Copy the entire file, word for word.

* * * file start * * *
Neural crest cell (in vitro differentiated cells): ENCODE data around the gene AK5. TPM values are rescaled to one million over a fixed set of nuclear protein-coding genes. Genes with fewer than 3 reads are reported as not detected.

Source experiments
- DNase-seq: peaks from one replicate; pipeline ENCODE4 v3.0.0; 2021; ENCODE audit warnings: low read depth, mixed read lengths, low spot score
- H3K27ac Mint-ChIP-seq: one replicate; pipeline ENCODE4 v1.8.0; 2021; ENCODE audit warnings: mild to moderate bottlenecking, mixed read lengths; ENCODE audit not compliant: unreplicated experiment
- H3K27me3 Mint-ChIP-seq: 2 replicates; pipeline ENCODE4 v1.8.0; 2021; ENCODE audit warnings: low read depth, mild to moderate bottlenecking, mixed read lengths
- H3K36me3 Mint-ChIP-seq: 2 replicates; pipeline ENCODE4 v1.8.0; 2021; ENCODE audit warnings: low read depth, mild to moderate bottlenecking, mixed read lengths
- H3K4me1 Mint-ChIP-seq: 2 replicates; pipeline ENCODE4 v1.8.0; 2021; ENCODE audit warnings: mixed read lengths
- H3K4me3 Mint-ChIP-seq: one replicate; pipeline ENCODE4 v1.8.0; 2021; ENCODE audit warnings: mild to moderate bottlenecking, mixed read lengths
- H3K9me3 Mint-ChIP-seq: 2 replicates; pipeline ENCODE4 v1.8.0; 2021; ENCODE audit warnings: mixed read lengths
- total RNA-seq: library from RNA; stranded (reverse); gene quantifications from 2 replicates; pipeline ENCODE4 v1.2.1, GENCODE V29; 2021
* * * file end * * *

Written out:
Neural crest cell (in vitro differentiated cells): ENCODE data around the gene AK5. TPM values are rescaled to one million over a fixed set of nuclear protein-coding genes. Genes with fewer than 3 reads are reported as not detected.

Source experiments
- DNase-seq: peaks from one replicate; pipeline ENCODE4 v3.0.0; 2021; ENCODE audit warnings: low read depth, mixed read lengths, low spot score
- H3K27ac Mint-ChIP-seq: one replicate; pipeline ENCODE4 v1.8.0; 2021; ENCODE audit warnings: mild to moderate bottlenecking, mixed read lengths; ENCODE audit not compliant: unreplicated experiment
- H3K27me3 Mint-ChIP-seq: 2 replicates; pipeline ENCODE4 v1.8.0; 2021; ENCODE audit warnings: low read depth, mild to moderate bottlenecking, mixed read lengths
- H3K36me3 Mint-ChIP-seq: 2 replicates; pipeline ENCODE4 v1.8.0; 2021; ENCODE audit warnings: low read depth, mild to moderate bottlenecking, mixed read lengths
- H3K4me1 Mint-ChIP-seq: 2 replicates; pipeline ENCODE4 v1.8.0; 2021; ENCODE audit warnings: mixed read lengths
- H3K4me3 Mint-ChIP-seq: one replicate; pipeline ENCODE4 v1.8.0; 2021; ENCODE audit warnings: mild to moderate bottlenecking, mixed read lengths
- H3K9me3 Mint-ChIP-seq: 2 replicates; pipeline ENCODE4 v1.8.0; 2021; ENCODE audit warnings: mixed read lengths
- total RNA-seq: library from RNA; stranded (reverse); gene quantifications from 2 replicates; pipeline ENCODE4 v1.2.1, GENCODE V29; 2021